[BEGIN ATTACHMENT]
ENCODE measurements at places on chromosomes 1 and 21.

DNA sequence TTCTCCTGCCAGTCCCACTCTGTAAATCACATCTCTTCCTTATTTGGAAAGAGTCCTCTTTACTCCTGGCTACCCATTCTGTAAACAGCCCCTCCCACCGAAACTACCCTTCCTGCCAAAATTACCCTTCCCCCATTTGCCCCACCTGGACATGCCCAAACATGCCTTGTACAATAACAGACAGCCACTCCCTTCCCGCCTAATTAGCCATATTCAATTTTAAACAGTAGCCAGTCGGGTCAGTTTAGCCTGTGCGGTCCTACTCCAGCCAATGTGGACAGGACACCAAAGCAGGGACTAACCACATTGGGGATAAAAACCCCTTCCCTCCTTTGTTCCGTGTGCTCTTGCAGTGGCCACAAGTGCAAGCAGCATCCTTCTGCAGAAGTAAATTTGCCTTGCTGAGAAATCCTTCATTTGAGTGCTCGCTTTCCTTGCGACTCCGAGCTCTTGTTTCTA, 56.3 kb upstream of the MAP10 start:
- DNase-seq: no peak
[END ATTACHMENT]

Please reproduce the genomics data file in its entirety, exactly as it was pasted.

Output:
ENCODE measurements at places on chromosomes 1 and 21.

DNA sequence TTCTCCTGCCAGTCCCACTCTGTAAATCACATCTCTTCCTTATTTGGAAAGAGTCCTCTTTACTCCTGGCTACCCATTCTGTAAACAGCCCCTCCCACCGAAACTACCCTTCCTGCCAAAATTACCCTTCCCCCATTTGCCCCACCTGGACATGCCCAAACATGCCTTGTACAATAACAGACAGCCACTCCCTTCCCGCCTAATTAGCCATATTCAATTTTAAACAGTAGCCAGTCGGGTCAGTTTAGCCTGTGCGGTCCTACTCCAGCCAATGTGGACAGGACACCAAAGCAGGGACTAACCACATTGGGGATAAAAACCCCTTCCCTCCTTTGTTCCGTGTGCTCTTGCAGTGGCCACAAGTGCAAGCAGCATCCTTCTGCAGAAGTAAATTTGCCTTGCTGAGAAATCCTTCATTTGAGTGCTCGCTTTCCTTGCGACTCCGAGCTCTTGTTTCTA, 56.3 kb upstream of the MAP10 start:
- DNase-seq: no peak